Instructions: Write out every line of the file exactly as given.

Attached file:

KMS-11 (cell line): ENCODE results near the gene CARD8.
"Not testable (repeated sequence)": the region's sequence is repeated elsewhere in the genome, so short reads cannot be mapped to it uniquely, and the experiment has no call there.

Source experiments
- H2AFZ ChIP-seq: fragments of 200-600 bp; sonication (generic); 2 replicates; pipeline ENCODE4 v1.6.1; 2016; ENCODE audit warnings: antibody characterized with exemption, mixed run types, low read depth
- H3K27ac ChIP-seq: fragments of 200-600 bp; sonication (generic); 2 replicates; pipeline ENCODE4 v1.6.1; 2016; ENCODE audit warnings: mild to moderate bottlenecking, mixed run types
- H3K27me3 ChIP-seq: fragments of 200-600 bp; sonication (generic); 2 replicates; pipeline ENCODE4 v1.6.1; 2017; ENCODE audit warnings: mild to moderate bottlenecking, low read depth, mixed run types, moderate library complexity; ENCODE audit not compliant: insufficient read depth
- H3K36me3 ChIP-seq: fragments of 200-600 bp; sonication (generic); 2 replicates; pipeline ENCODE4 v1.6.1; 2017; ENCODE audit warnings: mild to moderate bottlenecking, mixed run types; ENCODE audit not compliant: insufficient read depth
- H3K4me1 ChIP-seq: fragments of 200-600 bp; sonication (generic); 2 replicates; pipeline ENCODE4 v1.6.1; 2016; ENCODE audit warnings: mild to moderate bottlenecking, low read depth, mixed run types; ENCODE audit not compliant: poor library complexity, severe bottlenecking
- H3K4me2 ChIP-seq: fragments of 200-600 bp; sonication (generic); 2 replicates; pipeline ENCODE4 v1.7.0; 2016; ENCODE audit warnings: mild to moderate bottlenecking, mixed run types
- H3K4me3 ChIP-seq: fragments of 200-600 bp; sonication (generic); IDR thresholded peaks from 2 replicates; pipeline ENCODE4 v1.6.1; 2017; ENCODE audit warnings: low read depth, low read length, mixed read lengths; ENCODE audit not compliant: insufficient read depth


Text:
KMS-11 (cell line): ENCODE results near the gene CARD8.
"Not testable (repeated sequence)": the region's sequence is repeated elsewhere in the genome, so short reads cannot be mapped to it uniquely, and the experiment has no call there.

Source experiments
- H2AFZ ChIP-seq: fragments of 200-600 bp; sonication (generic); 2 replicates; pipeline ENCODE4 v1.6.1; 2016; ENCODE audit warnings: antibody characterized with exemption, mixed run types, low read depth
- H3K27ac ChIP-seq: fragments of 200-600 bp; sonication (generic); 2 replicates; pipeline ENCODE4 v1.6.1; 2016; ENCODE audit warnings: mild to moderate bottlenecking, mixed run types
- H3K27me3 ChIP-seq: fragments of 200-600 bp; sonication (generic); 2 replicates; pipeline ENCODE4 v1.6.1; 2017; ENCODE audit warnings: mild to moderate bottlenecking, low read depth, mixed run types, moderate library complexity; ENCODE audit not compliant: insufficient read depth
- H3K36me3 ChIP-seq: fragments of 200-600 bp; sonication (generic); 2 replicates; pipeline ENCODE4 v1.6.1; 2017; ENCODE audit warnings: mild to moderate bottlenecking, mixed run types; ENCODE audit not compliant: insufficient read depth
- H3K4me1 ChIP-seq: fragments of 200-600 bp; sonication (generic); 2 replicates; pipeline ENCODE4 v1.6.1; 2016; ENCODE audit warnings: mild to moderate bottlenecking, low read depth, mixed run types; ENCODE audit not compliant: poor library complexity, severe bottlenecking
- H3K4me2 ChIP-seq: fragments of 200-600 bp; sonication (generic); 2 replicates; pipeline ENCODE4 v1.7.0; 2016; ENCODE audit warnings: mild to moderate bottlenecking, mixed run types
- H3K4me3 ChIP-seq: fragments of 200-600 bp; sonication (generic); IDR thresholded peaks from 2 replicates; pipeline ENCODE4 v1.6.1; 2017; ENCODE audit warnings: low read depth, low read length, mixed read lengths; ENCODE audit not compliant: insufficient read depth